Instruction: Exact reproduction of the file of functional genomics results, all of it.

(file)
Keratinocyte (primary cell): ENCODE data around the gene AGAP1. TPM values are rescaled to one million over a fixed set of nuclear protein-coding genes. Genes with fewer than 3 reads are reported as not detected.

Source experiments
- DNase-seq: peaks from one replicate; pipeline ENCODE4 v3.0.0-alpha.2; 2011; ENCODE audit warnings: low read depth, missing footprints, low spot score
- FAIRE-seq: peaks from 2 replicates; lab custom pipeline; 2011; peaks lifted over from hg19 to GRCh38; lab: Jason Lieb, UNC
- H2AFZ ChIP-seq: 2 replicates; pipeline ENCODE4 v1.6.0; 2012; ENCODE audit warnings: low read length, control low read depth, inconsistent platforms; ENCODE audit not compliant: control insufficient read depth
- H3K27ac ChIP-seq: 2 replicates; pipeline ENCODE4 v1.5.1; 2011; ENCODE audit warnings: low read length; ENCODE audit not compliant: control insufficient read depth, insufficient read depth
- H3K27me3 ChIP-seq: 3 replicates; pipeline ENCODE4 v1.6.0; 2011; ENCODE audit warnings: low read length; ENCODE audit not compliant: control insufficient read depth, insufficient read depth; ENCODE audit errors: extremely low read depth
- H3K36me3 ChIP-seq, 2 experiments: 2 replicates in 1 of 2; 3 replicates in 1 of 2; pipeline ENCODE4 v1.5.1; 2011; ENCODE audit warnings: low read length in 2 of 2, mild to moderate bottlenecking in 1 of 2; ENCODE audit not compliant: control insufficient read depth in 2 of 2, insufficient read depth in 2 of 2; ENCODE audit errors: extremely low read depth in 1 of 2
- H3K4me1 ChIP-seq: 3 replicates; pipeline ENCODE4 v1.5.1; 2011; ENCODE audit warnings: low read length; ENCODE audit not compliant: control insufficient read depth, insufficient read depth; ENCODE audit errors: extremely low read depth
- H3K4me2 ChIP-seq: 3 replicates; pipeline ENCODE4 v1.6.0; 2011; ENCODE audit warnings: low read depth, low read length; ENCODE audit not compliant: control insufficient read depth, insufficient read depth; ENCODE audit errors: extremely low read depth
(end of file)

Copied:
Keratinocyte (primary cell): ENCODE data around the gene AGAP1. TPM values are rescaled to one million over a fixed set of nuclear protein-coding genes. Genes with fewer than 3 reads are reported as not detected.

Source experiments
- DNase-seq: peaks from one replicate; pipeline ENCODE4 v3.0.0-alpha.2; 2011; ENCODE audit warnings: low read depth, missing footprints, low spot score
- FAIRE-seq: peaks from 2 replicates; lab custom pipeline; 2011; peaks lifted over from hg19 to GRCh38; lab: Jason Lieb, UNC
- H2AFZ ChIP-seq: 2 replicates; pipeline ENCODE4 v1.6.0; 2012; ENCODE audit warnings: low read length, control low read depth, inconsistent platforms; ENCODE audit not compliant: control insufficient read depth
- H3K27ac ChIP-seq: 2 replicates; pipeline ENCODE4 v1.5.1; 2011; ENCODE audit warnings: low read length; ENCODE audit not compliant: control insufficient read depth, insufficient read depth
- H3K27me3 ChIP-seq: 3 replicates; pipeline ENCODE4 v1.6.0; 2011; ENCODE audit warnings: low read length; ENCODE audit not compliant: control insufficient read depth, insufficient read depth; ENCODE audit errors: extremely low read depth
- H3K36me3 ChIP-seq, 2 experiments: 2 replicates in 1 of 2; 3 replicates in 1 of 2; pipeline ENCODE4 v1.5.1; 2011; ENCODE audit warnings: low read length in 2 of 2, mild to moderate bottlenecking in 1 of 2; ENCODE audit not compliant: control insufficient read depth in 2 of 2, insufficient read depth in 2 of 2; ENCODE audit errors: extremely low read depth in 1 of 2
- H3K4me1 ChIP-seq: 3 replicates; pipeline ENCODE4 v1.5.1; 2011; ENCODE audit warnings: low read length; ENCODE audit not compliant: control insufficient read depth, insufficient read depth; ENCODE audit errors: extremely low read depth
- H3K4me2 ChIP-seq: 3 replicates; pipeline ENCODE4 v1.6.0; 2011; ENCODE audit warnings: low read depth, low read length; ENCODE audit not compliant: control insufficient read depth, insufficient read depth; ENCODE audit errors: extremely low read depth